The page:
The Poor and the Middle Class do not see, or believe, that the stepping stone to their future is right here, in front of them. It is found in the present. They fail to see that they can do something now. Far too many people have turned down building a business, or investing in real estate because it would only create “ONLY” a few hundred dollars of monthly residual income. If a person was to take action and increase their residual income by just a few hundred dollars a month. A few years down the road that person could quit their day job if they wanted to, get out of debt, go on that trip they have always wanted, or a host of other life-fulfilling activities. The Poor and Middle Class underestimate the power that little steps can end up creating big results.
3. Lack of courage
When The Poor and the Middle class come across “The Deal of the Decade,” they back down. They give in or give up. Why? because they have not invested in themselves to be able to trust their decisions. They are so mentally tired from making poor choices again and again that it becomes a self-fulfilling prophecy. It’s important to understand is that we aren’t born with endless courage, but something that is learned.
4. Investing in their Education
I am not merely speaking about High School or a University Education. I know tons of people who went through higher educations programs and haven’t picked up another book for years! Sometimes the Poor and Middle Class are closed off to learning in new ways. One thing I have discovered is I can either invest some money to learn and be trained by a mentor. OR I can miss out on, and even lose money, by just trying to figure it out on my own.
As Brandon Broadwater puts it, a person can, “Spend your money learning, or lose your money learning, either way you’re going to learn.” Worse yet, most of the time when trying to figure it out on your own most people will have inconsistent, hit or miss, results. The middle class, and certainly the poor do not put in the time to learn about money. Rather they spend most of their time working for it.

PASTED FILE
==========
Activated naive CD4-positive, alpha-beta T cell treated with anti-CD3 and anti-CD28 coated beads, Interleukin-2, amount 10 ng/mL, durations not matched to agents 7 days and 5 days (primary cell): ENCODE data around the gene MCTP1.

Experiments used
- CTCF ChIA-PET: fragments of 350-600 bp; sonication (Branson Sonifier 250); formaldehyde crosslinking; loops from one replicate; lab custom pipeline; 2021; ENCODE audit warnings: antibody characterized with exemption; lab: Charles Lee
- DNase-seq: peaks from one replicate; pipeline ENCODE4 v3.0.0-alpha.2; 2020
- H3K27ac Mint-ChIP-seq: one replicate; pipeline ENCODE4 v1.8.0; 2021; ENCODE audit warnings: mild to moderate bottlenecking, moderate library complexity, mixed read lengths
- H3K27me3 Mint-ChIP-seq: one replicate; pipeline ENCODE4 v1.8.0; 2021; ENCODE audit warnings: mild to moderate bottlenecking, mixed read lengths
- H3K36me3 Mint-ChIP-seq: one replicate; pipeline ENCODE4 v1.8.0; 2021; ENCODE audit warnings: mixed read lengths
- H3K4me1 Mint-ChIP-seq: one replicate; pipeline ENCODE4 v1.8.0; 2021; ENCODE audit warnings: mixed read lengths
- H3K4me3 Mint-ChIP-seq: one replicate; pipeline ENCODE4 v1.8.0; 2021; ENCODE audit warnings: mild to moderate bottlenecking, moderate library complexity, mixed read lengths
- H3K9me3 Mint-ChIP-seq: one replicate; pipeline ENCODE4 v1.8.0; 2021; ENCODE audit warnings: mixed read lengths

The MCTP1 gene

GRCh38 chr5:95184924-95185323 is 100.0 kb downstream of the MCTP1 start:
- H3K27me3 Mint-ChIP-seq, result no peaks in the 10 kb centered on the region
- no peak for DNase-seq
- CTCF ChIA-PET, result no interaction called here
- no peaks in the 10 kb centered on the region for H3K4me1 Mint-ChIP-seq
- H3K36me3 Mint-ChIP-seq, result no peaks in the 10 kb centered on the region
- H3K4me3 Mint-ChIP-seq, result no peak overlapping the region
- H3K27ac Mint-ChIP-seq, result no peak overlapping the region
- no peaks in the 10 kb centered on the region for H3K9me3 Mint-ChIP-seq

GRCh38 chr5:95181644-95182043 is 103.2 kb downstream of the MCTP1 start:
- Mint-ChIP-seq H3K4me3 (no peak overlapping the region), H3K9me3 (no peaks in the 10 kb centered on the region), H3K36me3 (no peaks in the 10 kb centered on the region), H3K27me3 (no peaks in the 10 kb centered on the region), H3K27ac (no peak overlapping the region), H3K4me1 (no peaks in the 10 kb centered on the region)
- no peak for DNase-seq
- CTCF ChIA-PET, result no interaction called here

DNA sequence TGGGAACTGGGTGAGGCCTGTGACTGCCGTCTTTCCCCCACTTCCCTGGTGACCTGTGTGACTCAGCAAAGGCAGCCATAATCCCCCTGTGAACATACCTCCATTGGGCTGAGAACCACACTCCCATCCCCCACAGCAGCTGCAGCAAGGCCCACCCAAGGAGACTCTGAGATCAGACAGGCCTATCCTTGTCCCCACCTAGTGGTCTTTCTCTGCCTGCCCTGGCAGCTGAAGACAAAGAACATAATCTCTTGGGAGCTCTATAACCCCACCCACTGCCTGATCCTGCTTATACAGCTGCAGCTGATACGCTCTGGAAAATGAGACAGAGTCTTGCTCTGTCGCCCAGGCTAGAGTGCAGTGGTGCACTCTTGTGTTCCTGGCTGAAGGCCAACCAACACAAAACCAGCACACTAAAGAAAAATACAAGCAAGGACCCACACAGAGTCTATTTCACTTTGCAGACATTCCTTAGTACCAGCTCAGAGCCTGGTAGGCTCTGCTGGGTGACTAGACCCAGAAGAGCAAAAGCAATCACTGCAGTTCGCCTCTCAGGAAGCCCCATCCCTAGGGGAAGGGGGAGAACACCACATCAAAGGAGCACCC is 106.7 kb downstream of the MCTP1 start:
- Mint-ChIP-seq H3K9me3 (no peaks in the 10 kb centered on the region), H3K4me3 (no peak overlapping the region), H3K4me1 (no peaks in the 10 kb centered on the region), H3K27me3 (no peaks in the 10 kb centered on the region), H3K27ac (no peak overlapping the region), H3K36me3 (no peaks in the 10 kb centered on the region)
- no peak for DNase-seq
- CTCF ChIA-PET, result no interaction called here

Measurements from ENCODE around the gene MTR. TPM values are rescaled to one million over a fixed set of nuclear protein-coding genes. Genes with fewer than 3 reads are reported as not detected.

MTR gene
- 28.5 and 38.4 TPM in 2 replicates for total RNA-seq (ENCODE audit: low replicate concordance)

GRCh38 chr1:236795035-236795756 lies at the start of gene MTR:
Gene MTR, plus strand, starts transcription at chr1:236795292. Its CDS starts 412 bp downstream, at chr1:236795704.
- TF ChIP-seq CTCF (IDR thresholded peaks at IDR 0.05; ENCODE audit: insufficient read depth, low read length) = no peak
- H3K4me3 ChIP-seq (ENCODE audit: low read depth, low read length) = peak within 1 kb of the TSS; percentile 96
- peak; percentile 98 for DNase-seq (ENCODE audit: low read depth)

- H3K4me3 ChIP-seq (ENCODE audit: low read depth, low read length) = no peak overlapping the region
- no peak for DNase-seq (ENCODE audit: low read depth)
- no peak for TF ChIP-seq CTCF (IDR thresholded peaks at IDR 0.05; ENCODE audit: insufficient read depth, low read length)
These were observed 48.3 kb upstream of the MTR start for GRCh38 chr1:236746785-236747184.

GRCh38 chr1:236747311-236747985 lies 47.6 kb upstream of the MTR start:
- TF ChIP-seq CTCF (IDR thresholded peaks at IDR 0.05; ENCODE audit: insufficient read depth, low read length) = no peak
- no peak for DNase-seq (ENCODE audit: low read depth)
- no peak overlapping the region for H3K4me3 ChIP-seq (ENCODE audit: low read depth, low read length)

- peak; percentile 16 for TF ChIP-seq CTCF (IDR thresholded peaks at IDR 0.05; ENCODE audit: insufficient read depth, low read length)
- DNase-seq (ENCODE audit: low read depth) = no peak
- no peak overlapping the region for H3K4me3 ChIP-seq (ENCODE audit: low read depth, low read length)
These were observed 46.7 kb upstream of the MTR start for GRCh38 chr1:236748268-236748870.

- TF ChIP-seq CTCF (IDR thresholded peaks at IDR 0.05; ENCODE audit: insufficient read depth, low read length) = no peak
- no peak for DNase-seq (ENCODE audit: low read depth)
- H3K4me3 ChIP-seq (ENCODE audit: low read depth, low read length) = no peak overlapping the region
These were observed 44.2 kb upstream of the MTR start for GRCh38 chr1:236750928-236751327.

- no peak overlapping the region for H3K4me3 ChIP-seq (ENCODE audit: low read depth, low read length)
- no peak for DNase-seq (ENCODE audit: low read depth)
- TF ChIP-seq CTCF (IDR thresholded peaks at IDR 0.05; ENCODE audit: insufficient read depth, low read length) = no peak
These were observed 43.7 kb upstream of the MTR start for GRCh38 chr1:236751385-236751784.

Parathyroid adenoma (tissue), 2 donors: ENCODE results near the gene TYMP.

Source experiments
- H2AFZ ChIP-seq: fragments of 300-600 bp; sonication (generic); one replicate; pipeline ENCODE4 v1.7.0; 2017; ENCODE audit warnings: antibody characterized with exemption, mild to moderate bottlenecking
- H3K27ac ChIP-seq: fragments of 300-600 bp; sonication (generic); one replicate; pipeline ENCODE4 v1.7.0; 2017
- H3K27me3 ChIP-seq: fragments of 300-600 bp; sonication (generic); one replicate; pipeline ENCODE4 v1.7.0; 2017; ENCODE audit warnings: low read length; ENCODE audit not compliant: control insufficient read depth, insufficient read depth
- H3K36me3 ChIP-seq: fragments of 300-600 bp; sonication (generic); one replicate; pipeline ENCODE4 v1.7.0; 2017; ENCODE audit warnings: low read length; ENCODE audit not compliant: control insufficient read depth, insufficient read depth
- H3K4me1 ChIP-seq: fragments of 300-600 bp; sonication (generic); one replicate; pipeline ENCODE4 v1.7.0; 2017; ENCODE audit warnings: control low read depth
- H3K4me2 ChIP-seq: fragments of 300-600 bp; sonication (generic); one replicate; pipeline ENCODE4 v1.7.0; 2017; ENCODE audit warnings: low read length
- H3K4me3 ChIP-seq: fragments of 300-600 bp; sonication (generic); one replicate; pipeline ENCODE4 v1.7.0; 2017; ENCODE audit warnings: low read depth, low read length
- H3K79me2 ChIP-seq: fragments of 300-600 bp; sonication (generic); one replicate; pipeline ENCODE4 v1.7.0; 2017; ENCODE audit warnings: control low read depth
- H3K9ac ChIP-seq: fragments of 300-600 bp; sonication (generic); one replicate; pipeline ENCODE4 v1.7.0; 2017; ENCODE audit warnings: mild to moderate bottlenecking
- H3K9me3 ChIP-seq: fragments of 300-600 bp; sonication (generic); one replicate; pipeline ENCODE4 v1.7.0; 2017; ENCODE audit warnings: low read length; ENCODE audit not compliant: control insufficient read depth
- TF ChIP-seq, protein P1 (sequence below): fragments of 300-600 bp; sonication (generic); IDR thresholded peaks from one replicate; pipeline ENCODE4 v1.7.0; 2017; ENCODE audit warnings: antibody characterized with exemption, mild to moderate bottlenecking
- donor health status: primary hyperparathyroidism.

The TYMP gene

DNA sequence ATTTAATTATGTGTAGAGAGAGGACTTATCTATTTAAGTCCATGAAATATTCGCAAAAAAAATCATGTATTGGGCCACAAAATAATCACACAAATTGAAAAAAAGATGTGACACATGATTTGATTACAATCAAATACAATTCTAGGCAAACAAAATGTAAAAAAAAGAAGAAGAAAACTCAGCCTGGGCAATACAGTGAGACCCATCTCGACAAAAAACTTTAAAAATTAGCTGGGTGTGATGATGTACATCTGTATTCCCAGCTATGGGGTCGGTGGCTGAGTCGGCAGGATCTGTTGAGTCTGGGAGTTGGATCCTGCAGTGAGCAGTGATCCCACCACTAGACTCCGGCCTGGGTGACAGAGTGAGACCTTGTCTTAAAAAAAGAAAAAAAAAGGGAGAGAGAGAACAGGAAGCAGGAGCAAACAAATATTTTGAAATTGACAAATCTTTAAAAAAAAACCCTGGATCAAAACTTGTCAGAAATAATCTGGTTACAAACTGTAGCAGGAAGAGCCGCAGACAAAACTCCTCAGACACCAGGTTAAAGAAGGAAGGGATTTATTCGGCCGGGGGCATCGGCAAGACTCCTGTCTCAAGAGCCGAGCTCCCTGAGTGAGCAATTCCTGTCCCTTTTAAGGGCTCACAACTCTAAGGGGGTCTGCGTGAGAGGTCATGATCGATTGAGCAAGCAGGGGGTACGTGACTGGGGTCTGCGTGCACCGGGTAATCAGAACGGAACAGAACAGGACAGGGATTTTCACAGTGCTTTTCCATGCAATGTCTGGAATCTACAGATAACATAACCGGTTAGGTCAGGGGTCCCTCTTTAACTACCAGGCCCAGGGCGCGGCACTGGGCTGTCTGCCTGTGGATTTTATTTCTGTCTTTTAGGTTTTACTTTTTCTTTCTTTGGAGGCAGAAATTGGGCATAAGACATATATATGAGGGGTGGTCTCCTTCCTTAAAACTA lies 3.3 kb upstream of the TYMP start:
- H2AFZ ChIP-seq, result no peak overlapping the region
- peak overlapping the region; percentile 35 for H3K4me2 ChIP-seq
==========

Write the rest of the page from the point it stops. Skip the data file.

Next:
5. Financial Investing
Far too many middle-class investors only play offense in their investments. They focus solely on asset and materialistic accumulation rather than focusing on critical aspects such as cash flow. They risk losing all of their “nest egg” to the poker players on wall street, they do nothing to invest in assets that are insurable. Instead of creating income producing assets, they tie their money up in mutual funds and 401k’s.
To paraphrase a Warren Buffett quote, “Middle Class investing is like waiting for sex until you are 50.” Meaning that if you are waiting until that magic day when you have “enough” money saved up is going to have you always chasing a horizon, one that you can never reach. I know plenty of retirees who, even after accumulating a significant sum have trouble spending that money because they want to leave it to their kids. Or they postpone and tie their money up for years when they could be diverting that money into things like a self-directed IRA to buy real estate, or starting a business that can not only be “your retirement” but also provide income while you are enjoying your working years.